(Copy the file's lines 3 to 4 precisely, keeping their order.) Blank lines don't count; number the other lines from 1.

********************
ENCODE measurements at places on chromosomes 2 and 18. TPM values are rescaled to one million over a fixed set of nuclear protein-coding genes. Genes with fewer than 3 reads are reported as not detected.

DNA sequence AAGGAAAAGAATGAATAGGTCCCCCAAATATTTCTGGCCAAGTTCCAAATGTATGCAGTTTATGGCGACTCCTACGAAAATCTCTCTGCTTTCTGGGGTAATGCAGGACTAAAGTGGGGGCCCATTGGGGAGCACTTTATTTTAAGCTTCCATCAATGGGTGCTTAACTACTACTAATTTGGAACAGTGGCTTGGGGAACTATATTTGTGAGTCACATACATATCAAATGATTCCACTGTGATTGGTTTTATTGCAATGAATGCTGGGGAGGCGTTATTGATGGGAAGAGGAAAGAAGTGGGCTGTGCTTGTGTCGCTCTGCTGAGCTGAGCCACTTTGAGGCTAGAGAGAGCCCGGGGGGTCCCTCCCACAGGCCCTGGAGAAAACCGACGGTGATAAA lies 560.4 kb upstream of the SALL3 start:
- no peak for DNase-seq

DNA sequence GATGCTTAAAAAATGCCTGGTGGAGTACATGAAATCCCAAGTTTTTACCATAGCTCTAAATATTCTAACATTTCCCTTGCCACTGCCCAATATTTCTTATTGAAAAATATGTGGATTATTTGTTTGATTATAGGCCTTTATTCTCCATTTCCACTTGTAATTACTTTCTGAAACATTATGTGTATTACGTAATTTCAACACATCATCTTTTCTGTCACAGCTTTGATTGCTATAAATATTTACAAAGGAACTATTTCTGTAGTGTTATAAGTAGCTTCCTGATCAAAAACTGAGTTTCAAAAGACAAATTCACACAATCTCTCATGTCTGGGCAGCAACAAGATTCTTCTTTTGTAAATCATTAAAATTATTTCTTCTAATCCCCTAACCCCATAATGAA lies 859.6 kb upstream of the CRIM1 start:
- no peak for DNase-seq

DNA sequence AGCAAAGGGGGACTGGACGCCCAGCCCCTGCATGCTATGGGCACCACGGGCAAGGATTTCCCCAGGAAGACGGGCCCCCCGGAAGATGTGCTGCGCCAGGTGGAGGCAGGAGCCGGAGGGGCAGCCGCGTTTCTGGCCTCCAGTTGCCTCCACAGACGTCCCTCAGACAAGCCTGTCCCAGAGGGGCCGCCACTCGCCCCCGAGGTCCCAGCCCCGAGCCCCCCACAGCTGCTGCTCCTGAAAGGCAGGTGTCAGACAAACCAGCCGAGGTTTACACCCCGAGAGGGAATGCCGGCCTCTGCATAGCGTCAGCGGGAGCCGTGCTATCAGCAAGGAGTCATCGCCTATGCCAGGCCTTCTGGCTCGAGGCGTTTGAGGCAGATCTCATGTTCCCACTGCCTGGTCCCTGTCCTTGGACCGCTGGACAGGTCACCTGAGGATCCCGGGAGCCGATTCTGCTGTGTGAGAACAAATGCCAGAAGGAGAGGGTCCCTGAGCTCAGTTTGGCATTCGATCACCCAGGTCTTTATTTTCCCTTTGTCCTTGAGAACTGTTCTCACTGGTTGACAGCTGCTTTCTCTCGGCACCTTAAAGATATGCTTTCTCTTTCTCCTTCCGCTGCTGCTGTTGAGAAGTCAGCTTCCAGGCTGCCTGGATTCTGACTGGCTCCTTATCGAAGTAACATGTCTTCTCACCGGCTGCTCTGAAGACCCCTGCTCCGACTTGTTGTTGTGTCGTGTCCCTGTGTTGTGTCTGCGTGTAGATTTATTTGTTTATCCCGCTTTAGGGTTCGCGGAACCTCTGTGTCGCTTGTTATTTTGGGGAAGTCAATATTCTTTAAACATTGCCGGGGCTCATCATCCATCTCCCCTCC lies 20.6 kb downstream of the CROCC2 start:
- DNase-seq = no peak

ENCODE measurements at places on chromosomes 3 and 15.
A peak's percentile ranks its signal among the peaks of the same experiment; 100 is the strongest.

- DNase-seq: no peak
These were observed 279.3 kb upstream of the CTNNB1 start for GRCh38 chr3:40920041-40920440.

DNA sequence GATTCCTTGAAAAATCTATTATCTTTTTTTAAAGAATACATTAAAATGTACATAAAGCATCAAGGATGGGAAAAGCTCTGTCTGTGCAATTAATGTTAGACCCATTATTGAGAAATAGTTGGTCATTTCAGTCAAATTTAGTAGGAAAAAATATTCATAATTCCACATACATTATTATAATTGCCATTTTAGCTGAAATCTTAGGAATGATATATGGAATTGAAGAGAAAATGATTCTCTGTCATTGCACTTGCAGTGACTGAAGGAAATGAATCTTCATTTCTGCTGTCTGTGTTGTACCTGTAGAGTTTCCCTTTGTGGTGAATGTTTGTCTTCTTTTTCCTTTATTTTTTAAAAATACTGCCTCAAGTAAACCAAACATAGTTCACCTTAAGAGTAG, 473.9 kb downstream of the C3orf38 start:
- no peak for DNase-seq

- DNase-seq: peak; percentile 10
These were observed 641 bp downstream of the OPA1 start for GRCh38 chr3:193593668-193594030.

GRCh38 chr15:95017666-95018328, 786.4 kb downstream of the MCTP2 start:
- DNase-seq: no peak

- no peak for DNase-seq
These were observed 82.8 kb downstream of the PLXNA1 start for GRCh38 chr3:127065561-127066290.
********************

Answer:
- no peak for DNase-seq

DNA sequence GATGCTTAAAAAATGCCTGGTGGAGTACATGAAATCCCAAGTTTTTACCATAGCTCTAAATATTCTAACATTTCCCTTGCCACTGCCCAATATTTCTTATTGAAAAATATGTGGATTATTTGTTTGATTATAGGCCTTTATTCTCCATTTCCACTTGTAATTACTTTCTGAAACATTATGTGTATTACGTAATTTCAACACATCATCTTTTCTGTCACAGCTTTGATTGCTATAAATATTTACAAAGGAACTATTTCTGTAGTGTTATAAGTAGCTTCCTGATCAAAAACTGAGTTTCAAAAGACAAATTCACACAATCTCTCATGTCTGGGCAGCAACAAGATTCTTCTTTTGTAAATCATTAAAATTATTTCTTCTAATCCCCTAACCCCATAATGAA lies 859.6 kb upstream of the CRIM1 start: